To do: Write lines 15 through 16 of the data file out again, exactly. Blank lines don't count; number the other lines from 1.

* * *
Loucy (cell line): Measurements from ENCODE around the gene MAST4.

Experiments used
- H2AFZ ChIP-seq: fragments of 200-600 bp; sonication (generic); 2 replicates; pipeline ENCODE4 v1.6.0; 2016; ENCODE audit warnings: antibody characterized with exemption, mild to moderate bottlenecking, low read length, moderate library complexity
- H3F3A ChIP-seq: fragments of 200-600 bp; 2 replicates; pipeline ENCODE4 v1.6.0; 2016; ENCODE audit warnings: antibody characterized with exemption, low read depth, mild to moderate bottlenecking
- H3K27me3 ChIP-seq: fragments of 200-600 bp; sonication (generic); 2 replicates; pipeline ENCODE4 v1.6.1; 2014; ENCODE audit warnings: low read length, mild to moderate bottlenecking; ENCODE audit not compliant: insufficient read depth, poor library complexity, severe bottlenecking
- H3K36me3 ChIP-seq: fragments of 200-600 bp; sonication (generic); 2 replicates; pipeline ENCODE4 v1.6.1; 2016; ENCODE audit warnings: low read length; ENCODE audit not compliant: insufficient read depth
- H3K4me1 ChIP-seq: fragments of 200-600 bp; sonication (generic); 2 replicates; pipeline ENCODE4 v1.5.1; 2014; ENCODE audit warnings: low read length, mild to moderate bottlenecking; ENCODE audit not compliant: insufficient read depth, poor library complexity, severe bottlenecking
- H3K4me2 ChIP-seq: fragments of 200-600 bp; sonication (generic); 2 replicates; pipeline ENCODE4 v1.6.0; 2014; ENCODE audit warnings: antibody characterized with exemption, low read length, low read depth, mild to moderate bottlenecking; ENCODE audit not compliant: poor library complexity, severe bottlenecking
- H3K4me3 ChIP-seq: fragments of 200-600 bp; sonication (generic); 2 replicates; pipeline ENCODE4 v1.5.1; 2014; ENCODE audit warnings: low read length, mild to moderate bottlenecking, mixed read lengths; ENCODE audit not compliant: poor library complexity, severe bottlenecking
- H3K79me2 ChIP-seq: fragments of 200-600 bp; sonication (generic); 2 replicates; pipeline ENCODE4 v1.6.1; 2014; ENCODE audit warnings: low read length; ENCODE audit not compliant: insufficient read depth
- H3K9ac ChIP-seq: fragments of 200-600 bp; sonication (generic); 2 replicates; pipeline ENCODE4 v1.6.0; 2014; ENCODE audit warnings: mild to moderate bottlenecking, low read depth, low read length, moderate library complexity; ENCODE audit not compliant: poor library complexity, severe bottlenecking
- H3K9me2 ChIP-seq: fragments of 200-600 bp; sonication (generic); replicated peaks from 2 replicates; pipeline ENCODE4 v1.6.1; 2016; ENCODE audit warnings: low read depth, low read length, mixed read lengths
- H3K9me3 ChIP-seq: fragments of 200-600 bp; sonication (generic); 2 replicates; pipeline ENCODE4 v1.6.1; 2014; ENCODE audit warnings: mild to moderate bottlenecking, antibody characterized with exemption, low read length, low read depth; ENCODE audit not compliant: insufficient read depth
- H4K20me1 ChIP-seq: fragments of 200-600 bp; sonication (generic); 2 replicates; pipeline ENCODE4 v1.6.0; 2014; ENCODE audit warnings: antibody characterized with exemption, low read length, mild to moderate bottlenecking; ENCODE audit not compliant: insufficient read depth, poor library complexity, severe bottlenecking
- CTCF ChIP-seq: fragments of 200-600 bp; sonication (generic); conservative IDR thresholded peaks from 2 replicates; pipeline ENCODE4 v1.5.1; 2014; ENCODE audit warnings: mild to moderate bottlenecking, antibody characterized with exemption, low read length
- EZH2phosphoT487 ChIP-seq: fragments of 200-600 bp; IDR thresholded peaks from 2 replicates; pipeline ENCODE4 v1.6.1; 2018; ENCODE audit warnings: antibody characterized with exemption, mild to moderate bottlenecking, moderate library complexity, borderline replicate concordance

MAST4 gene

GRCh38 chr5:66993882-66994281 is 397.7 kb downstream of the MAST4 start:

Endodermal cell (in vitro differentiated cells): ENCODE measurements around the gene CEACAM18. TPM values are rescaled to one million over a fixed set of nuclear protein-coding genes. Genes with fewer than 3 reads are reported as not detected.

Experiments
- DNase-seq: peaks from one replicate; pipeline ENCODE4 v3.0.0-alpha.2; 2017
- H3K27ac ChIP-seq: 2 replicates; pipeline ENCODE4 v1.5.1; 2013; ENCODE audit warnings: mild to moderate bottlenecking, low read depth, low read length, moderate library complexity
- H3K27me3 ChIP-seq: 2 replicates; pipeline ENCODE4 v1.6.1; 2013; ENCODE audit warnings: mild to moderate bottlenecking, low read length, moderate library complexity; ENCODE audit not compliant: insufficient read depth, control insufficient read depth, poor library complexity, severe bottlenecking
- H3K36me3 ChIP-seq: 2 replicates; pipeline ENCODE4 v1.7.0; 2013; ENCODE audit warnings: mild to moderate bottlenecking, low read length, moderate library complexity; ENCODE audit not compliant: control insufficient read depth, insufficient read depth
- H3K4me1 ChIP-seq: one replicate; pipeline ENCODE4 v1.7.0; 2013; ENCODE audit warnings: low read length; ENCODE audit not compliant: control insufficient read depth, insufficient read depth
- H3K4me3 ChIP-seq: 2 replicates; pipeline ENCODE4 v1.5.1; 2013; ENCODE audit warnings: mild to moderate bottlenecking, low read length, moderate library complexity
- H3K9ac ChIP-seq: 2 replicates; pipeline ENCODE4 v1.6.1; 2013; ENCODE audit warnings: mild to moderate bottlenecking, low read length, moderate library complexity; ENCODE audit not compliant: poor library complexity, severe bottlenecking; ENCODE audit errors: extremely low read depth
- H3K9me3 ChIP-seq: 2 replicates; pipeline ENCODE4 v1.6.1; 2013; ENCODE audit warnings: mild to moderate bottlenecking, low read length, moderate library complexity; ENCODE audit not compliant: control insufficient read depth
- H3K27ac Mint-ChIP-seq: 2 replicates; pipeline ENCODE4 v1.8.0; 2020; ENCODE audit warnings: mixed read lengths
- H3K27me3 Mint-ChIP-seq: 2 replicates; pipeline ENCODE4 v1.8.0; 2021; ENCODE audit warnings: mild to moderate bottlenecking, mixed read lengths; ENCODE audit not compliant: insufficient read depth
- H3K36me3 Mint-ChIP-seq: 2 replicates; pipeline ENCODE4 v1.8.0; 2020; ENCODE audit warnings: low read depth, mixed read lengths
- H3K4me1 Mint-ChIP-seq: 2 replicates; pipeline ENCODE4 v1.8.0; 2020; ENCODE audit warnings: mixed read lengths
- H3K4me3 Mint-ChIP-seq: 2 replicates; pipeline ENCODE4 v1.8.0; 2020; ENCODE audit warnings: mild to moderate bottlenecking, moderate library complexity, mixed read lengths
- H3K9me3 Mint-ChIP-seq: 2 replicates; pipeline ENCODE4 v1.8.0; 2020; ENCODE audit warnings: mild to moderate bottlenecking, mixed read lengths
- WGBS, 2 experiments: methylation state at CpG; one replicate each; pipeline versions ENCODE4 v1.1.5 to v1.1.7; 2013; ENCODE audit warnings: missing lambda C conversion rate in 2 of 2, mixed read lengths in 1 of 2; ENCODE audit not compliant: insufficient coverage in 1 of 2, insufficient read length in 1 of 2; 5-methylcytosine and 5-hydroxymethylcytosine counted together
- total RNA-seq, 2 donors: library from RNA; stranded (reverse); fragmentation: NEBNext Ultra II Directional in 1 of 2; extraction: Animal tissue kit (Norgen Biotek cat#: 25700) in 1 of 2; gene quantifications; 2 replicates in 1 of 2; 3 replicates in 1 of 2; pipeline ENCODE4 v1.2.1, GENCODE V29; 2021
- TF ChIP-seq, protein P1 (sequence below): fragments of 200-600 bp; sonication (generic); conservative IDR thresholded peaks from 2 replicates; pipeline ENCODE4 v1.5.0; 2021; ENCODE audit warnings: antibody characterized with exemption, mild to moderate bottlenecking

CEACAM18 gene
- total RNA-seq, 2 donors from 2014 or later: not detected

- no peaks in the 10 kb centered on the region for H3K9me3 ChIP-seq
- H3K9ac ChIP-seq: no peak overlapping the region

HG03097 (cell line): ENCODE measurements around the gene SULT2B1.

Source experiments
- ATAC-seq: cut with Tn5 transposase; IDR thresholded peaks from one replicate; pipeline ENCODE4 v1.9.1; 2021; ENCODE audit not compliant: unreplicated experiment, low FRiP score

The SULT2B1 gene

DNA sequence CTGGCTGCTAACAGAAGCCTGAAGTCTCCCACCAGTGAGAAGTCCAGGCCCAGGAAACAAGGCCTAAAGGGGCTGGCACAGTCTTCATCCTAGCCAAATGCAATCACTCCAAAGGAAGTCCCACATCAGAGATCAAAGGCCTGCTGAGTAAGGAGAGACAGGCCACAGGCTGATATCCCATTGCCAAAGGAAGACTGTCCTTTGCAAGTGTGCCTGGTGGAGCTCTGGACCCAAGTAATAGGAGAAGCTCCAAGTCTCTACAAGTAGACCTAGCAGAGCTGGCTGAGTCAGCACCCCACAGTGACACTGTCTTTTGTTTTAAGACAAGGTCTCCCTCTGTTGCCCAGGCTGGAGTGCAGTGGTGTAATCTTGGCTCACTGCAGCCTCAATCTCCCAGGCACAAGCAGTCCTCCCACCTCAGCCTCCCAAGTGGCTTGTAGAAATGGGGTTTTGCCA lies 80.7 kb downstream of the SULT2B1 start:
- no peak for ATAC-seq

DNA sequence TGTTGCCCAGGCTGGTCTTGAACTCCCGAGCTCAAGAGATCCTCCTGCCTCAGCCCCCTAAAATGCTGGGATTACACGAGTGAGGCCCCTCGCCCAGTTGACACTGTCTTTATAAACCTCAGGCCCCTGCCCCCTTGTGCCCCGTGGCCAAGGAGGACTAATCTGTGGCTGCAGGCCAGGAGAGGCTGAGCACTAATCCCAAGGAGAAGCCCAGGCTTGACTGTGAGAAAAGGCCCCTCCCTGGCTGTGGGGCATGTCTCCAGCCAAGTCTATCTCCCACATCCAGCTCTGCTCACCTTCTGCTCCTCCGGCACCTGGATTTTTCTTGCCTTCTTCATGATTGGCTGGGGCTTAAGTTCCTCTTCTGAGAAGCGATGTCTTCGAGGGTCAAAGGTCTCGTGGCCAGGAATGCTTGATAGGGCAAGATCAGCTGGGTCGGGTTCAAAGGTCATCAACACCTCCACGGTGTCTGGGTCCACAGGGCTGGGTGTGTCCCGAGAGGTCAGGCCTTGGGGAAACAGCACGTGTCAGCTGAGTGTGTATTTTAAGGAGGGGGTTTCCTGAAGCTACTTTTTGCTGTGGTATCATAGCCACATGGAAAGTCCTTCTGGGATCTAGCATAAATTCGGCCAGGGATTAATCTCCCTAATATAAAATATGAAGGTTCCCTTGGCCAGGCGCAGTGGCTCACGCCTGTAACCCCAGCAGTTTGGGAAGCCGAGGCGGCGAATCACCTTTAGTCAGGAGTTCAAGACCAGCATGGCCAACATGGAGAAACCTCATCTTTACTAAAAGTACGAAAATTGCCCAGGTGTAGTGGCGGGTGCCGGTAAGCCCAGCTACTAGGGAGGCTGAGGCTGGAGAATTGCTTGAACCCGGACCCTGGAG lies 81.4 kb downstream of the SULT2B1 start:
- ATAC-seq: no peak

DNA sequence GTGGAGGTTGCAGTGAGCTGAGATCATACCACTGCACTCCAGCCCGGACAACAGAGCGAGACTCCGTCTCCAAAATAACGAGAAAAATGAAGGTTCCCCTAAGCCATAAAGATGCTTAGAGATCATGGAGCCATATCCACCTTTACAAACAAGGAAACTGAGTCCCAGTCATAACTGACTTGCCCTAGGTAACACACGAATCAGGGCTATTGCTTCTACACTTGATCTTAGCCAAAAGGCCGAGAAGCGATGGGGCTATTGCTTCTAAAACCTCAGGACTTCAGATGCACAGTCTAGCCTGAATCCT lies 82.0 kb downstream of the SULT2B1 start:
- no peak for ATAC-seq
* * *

- CTCF ChIP-seq: fragments of 200-600 bp; sonication (generic); conservative IDR thresholded peaks from 2 replicates; pipeline ENCODE4 v1.5.1; 2014; ENCODE audit warnings: mild to moderate bottlenecking, antibody characterized with exemption, low read length
- EZH2phosphoT487 ChIP-seq: fragments of 200-600 bp; IDR thresholded peaks from 2 replicates; pipeline ENCODE4 v1.6.1; 2018; ENCODE audit warnings: antibody characterized with exemption, mild to moderate bottlenecking, moderate library complexity, borderline replicate concordance